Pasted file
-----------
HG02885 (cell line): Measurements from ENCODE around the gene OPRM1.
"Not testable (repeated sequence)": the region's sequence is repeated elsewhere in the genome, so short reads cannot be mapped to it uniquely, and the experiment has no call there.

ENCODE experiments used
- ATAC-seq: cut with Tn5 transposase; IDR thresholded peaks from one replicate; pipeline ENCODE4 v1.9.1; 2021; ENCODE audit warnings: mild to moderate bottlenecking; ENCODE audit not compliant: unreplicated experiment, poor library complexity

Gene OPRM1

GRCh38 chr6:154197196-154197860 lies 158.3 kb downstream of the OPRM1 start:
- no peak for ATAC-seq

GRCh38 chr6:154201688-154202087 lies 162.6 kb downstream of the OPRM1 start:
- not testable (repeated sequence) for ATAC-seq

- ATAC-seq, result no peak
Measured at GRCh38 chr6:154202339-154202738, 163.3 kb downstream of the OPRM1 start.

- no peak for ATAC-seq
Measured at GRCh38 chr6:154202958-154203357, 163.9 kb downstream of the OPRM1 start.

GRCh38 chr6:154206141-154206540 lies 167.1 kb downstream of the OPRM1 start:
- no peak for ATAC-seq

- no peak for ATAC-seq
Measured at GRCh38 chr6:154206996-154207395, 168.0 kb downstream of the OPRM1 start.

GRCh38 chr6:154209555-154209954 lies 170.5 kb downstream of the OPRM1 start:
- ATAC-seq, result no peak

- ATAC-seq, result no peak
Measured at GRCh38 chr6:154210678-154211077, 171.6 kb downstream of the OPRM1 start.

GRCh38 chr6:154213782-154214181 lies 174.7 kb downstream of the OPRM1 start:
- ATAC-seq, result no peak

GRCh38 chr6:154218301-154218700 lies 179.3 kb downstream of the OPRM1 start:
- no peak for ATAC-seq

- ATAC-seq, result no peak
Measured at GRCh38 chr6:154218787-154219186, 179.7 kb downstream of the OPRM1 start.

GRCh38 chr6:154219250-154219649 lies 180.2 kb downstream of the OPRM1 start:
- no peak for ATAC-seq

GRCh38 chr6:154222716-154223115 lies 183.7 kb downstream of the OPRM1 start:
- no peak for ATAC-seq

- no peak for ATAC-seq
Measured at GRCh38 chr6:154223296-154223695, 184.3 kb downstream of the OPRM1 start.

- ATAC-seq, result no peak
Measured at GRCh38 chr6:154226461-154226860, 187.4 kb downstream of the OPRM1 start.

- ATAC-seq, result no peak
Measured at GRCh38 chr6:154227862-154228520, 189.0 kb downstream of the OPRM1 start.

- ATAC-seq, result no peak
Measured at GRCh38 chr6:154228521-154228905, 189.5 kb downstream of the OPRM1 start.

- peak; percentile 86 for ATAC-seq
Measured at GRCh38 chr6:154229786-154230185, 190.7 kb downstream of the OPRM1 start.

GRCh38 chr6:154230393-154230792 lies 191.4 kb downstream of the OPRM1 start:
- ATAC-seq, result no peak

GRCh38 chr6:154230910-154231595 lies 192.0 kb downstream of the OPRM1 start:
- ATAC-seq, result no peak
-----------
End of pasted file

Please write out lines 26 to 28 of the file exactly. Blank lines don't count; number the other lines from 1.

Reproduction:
- ATAC-seq, result no peak
Measured at GRCh38 chr6:154218787-154219186, 179.7 kb downstream of the OPRM1 start.

GRCh38 chr6:154219250-154219649 lies 180.2 kb downstream of the OPRM1 start: